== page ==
If you live on a property with a lawn or garden, you should be aware of Master Gardeners.
In 1972, the first Master Gardener program started in Washington State, after the growing suburban population had inundated the Washington State University Cooperative Extension with requests for horticultural information. A group of volunteers was trained to help; the idea took hold; and there are now Master Gardener programs in all 50 states.
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Master Gardeners go through intensive training in a diverse range of horticultural subjects, including sustainable gardening, soil health, plant pathology and wildlife and pest management.
In return for their training, Master Gardeners commit a substantial number of volunteer hours, serving the local community in a number of ways: answering questions via phone or email, teaching at workshops, leading gardening tours, conducting research and more.
Do you need to figure out when a particular apple tree variety blooms in your area? A Master Gardener can help with that. Are you confounded by a mysterious plant malady you can't seem to diagnose? Yup. Call a Master Gardener!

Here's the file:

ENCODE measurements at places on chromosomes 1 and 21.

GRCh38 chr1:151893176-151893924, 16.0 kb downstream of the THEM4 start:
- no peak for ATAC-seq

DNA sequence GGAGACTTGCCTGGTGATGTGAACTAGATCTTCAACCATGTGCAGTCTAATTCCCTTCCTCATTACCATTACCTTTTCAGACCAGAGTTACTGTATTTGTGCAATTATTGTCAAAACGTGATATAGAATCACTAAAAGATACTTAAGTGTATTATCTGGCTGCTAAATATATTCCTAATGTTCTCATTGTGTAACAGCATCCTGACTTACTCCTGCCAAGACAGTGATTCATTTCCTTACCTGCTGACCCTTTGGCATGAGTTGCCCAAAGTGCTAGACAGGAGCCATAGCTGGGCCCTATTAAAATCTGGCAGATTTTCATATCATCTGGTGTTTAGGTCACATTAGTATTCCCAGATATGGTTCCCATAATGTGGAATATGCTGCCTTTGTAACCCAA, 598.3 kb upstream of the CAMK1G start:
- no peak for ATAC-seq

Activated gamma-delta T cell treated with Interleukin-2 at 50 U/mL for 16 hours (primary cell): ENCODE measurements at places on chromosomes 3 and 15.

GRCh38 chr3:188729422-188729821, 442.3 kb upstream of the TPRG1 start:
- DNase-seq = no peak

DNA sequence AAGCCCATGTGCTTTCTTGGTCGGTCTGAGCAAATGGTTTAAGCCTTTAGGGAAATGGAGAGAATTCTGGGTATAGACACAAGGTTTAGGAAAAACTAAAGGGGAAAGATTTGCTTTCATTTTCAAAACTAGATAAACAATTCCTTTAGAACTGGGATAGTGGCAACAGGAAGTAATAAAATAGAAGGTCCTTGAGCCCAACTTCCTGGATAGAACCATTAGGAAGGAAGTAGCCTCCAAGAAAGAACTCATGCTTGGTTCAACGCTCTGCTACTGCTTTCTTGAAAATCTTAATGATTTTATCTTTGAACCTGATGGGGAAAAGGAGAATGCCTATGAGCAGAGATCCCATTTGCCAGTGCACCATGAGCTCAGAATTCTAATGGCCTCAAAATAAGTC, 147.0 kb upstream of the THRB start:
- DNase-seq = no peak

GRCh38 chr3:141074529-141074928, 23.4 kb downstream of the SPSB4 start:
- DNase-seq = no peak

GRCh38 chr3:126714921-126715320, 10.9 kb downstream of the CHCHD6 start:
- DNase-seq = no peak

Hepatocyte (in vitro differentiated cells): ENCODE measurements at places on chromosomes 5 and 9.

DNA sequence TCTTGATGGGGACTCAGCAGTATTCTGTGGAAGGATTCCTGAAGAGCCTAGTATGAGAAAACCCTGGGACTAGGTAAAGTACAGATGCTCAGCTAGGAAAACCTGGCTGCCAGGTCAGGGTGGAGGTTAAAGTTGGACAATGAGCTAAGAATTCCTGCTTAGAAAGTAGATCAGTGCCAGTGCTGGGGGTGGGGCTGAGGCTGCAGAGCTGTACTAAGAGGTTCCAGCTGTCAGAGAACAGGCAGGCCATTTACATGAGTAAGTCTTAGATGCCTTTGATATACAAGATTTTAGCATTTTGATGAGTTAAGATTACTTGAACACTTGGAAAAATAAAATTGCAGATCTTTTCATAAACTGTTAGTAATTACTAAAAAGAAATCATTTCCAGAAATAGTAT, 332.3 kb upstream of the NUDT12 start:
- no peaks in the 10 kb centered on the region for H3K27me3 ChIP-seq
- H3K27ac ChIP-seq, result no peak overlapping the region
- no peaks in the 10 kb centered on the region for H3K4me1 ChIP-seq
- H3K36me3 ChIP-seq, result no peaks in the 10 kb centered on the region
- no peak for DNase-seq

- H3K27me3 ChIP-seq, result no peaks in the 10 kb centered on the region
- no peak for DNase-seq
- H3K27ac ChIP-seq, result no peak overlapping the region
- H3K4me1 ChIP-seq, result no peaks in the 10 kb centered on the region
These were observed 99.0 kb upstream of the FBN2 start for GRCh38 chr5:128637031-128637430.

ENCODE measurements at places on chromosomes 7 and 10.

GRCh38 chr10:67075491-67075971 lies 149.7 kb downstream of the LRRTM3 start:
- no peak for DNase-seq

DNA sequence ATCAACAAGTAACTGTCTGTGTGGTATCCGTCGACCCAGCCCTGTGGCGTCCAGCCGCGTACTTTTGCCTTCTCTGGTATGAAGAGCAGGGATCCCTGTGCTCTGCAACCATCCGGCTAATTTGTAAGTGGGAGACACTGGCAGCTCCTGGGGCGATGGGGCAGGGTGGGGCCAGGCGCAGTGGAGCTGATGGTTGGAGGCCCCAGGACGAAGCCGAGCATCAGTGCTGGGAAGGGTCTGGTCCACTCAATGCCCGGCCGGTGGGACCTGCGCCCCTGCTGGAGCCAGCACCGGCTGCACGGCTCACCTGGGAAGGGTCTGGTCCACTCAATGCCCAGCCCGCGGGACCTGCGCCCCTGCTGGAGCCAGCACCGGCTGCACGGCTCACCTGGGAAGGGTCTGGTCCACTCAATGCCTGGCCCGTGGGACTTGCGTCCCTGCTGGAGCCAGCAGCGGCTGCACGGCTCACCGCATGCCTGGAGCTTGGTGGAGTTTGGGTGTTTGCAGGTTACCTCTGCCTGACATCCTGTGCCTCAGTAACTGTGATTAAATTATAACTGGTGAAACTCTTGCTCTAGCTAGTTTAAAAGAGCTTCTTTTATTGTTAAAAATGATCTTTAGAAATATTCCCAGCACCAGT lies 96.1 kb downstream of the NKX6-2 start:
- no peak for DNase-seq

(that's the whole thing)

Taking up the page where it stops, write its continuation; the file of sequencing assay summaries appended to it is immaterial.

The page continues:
So, what are the top three reasons you should seek out Master Gardeners for advice?
Your area's Master Gardeners have undergone training that is specific to your location. They will have knowledge about the soil types as well as the plant and tree varieties native to your area. In contrast, most gardening books and resources are written from a broad perspective. Master Gardeners know the territory-they will be able to impart wisdom based on their own experience, plus the experiences of a large number of other gardeners in your county.
Quality of Information
Provided by local extension experts, university professors, and industry figures, the training Master Gardeners receive is rigorous and continuous. In offering you assistance, they can draw not only on their own training, but also on a network of other Master Gardeners who have confronted and researched many of the horticultural challenges encountered in your locality.
Master Gardeners volunteer their time to help their communities; there's no charge for their expertise. You can find out about the Master Gardener program in your area by contacting your local extension office.
Avail yourself of their expertise. You have nothing to lose-and a beautiful, thriving garden to gain.
For more on gardening, consider:
Zen and the Art of Weed Whacking
5 Ways to Jump-Start Your Garden for Spring
Composting 101: What You Should and Shouldn't Compost